Depending upon the nature of the disease, insulin and certain synthetic drugs like sulphonylureas, biguanidines and acarbose are widely used in its treatment. Before the discovery of insulin by Frederick Banting and Charles Best in 1921, patients with severe cases of diabetes did not survive. Today, although seldom fatal, diabetes is a dreaded disease on account of the related complications. Careful management of diabetes, including control of high blood pressure, can delay some of the serious complications associated with the condition, which include eye diseases, disease of the peripheral blood vessels and kidney failure. In recent years, evidence of cases of "insulin resistance" and the occurrence of side effects from prolonged administration of conventional drugs have triggered the search for safe and effective alternatives. Several plant extracts and isolated phytochemicals have been examined for antidiabetic activity with a view to identify alternative treatment strategies for diabetes. It has been observed that certain resistant cases of diabetes that do not respond well to conventional drugs often respond well to supplementation with natural remedies.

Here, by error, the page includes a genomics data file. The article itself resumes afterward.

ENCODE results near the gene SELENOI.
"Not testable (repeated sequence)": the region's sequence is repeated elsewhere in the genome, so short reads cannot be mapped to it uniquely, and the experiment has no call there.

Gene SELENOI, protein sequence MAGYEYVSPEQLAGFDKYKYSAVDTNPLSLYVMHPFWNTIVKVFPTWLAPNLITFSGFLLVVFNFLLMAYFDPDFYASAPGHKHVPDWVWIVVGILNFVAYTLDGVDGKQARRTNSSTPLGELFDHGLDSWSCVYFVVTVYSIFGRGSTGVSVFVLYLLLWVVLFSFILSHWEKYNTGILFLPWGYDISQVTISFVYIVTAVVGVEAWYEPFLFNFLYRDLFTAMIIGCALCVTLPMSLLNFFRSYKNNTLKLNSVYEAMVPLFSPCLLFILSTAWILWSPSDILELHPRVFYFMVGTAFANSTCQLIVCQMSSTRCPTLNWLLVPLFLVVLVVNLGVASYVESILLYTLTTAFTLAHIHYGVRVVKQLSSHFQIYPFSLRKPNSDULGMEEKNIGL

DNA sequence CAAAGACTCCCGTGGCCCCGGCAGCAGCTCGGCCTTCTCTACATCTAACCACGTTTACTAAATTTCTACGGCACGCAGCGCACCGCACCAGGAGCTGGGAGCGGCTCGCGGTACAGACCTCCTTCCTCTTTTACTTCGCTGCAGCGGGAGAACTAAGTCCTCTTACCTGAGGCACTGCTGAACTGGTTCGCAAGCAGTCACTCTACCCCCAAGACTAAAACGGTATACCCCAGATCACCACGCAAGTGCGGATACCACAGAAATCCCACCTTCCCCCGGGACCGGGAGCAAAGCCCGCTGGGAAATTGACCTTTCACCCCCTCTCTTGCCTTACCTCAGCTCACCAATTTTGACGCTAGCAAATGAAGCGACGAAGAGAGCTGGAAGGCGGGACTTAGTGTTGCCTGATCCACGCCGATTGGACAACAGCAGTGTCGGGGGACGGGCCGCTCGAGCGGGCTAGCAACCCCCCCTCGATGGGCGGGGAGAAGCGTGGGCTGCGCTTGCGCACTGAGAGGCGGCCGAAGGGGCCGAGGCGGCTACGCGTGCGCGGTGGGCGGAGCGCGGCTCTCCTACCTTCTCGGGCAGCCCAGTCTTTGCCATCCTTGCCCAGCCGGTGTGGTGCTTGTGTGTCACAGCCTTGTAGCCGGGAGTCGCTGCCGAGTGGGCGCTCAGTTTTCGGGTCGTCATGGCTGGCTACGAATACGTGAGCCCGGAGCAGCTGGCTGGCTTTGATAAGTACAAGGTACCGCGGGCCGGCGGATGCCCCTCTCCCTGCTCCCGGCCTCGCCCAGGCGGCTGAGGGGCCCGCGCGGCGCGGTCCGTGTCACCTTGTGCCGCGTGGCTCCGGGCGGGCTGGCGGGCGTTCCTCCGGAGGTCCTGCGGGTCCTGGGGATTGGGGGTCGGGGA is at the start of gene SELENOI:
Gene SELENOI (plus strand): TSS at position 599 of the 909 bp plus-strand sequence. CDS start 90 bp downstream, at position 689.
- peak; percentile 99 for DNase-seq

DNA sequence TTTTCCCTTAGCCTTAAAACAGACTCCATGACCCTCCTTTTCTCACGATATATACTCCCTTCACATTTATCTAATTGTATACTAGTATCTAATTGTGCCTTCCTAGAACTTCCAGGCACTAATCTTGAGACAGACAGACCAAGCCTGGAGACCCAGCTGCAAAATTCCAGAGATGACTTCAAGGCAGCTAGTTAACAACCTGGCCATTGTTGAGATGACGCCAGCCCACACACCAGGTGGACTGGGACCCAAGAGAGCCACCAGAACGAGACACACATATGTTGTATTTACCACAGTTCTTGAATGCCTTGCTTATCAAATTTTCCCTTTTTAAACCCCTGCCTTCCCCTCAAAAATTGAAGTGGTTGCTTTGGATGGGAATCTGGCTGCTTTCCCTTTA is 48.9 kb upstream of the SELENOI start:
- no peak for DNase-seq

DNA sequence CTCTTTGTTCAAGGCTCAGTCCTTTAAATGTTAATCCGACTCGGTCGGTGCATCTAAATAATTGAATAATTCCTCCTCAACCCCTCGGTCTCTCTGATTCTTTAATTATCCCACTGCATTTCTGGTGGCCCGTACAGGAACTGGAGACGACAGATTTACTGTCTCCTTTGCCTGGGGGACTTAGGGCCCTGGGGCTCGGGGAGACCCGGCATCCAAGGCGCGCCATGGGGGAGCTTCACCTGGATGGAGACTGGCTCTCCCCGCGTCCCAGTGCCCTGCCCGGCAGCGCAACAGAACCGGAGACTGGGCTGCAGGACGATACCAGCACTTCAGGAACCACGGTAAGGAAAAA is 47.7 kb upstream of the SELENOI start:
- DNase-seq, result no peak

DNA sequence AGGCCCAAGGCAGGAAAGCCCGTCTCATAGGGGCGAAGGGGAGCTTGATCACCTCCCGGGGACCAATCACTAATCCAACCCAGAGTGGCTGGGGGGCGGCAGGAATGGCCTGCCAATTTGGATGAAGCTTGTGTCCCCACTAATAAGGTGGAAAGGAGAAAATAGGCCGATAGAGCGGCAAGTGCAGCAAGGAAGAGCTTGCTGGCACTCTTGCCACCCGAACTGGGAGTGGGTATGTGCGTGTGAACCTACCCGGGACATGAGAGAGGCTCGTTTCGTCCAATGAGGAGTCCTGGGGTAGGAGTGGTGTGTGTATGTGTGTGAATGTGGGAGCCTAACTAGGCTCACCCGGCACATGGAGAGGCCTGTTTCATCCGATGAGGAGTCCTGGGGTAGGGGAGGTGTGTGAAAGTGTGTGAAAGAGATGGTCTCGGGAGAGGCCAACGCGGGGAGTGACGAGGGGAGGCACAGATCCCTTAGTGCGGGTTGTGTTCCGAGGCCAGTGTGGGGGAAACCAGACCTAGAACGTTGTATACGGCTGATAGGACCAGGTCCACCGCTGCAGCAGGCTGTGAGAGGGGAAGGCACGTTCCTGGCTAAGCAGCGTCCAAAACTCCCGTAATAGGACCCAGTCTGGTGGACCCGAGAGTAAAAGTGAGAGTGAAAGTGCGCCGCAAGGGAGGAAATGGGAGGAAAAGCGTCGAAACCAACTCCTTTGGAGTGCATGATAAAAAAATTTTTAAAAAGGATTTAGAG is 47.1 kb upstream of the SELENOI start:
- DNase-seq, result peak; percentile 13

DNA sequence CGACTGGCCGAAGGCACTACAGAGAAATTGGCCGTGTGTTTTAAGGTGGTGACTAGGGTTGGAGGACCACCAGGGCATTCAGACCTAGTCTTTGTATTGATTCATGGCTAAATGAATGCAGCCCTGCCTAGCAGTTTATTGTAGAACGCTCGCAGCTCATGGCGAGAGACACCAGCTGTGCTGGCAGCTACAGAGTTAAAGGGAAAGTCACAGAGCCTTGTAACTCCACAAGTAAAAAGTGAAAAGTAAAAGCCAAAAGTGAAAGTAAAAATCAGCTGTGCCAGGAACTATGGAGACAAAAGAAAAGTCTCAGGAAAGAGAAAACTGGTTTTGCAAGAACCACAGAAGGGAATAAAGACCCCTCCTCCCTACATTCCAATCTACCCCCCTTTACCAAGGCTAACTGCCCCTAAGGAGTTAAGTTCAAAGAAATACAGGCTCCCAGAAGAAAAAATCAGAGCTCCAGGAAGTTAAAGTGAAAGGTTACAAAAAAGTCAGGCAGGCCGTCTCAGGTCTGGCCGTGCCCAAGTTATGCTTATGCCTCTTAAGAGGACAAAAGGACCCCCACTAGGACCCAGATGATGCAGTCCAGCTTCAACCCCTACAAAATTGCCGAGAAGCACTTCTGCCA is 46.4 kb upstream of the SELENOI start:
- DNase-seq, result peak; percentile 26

Diabetes is a chronic disorder characterized by high blood sugar levels and abnormal metabolism of carbohydrate, protein and fat. The disease is a result of the failure of the body to control blood sugar levels adequately. The normal fasting blood sugar levels are in the range of 75-115 mg/dl (milligrams per deciliter of blood). After a meal, the body tightly regulates increases in blood sugar to a level not exceeding 180 mg/dl in people without diabetes.

In a normal person, food which is made up of protein, carbohydrate and fat is digested by the enzymes in the digestive tract. Glucose, a simple sugar is an important end product of digestion. It is absorbed into the bloodstream and transported to the various cells in the body where it is utilized as a fuel to provide energy for the various life activities. Insulin is a hormone which acts as a key that opens the doors of the cells to allow glucose to enter. Insulin is produced in the body by beta cells, specialized cells located in the islets of langerhans of the pancreas.

The islets of langerhans are little islands of cells, named after their discoverer, Paul Langerhans. The islets of Langerhans contain three types of cells that help in glucose metabolism: alpha cells which make glucagon; beta cells which produce insulin; and delta cells which secrete somatostatin, a hormone which regulates the production of insulin and glucagon.